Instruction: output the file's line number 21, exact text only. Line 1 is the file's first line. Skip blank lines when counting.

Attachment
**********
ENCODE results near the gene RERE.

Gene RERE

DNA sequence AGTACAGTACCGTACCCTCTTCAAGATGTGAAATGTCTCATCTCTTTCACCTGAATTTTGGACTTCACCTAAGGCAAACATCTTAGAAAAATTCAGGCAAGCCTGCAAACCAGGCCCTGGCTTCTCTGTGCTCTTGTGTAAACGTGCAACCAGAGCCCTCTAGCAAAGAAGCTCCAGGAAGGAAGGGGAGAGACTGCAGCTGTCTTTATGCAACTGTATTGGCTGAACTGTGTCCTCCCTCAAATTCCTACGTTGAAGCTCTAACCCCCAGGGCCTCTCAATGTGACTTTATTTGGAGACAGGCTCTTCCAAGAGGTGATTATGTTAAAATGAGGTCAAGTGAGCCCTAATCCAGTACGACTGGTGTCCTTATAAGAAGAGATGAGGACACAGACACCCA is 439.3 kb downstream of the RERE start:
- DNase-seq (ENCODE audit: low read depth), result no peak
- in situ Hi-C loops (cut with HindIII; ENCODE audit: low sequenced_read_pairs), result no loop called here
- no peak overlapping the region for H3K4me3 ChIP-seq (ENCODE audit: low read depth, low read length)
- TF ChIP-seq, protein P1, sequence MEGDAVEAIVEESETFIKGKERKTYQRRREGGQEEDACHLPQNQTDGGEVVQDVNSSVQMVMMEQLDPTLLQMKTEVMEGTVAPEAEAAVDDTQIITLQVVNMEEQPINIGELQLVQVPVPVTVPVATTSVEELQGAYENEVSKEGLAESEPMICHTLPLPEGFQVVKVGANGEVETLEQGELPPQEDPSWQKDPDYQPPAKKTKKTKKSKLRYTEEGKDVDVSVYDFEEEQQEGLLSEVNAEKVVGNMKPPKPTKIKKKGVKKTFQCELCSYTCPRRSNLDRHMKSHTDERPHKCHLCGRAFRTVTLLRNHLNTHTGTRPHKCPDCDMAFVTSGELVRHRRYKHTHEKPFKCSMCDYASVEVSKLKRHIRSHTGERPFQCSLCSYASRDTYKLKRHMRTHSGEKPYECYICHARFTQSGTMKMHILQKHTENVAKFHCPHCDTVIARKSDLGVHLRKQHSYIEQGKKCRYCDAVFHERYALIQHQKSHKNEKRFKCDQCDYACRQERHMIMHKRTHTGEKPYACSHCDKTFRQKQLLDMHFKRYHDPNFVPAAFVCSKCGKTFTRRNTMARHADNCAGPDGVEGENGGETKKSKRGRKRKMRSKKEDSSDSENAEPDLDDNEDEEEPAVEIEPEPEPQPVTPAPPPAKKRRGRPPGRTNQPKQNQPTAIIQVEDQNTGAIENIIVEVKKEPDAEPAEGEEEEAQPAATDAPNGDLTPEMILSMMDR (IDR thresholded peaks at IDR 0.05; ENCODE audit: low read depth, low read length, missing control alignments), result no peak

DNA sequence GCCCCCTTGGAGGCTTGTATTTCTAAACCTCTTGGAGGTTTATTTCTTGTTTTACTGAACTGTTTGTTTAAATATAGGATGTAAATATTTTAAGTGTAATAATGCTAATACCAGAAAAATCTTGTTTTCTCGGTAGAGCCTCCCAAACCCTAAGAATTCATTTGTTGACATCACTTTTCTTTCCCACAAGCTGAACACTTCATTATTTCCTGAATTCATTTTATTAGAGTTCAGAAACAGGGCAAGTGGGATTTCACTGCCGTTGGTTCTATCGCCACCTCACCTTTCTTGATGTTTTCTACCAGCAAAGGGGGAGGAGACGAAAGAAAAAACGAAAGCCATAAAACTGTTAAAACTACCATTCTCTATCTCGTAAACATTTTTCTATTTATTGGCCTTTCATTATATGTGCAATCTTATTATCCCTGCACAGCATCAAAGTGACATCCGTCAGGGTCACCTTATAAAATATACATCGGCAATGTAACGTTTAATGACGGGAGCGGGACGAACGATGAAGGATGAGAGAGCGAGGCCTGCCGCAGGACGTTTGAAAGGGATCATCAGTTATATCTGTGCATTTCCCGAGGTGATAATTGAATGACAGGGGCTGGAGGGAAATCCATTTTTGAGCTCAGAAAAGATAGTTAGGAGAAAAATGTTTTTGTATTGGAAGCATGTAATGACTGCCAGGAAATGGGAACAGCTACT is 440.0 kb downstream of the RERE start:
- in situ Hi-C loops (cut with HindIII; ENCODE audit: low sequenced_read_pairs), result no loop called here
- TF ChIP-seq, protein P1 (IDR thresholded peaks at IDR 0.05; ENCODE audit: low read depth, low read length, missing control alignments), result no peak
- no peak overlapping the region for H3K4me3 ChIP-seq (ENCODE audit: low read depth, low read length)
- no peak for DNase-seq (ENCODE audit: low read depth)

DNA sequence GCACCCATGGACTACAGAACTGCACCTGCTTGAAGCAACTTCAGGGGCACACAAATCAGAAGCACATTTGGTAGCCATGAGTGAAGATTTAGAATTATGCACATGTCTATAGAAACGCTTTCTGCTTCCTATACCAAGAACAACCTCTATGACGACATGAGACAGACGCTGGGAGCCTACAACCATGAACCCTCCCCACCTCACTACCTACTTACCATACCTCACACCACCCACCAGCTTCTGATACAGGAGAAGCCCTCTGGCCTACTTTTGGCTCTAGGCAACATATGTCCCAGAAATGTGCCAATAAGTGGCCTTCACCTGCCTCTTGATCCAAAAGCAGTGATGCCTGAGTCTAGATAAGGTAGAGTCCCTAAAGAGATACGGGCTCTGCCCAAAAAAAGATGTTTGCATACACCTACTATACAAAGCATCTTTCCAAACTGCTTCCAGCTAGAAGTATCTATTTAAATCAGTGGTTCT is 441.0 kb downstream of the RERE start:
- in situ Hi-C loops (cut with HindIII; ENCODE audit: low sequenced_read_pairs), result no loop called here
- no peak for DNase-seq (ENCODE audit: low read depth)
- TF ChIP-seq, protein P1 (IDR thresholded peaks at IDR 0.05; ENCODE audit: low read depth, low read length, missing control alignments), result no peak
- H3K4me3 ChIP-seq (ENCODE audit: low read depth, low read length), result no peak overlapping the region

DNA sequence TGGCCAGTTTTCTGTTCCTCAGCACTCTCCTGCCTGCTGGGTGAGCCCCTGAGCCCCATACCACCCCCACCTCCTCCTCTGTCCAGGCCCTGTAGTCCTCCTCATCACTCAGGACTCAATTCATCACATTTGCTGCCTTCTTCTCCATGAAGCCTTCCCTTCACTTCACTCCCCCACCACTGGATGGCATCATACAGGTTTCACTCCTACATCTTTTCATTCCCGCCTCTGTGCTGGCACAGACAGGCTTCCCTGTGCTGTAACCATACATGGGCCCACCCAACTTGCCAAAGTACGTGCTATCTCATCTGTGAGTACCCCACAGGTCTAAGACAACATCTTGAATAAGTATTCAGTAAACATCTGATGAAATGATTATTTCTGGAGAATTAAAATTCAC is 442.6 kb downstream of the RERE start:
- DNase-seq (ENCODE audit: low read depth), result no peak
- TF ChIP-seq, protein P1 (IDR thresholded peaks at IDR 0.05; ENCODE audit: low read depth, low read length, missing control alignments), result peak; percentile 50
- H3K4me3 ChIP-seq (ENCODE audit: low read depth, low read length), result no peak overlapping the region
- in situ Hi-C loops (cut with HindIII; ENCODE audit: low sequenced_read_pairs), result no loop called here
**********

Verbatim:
- H3K4me3 ChIP-seq (ENCODE audit: low read depth, low read length), result no peak overlapping the region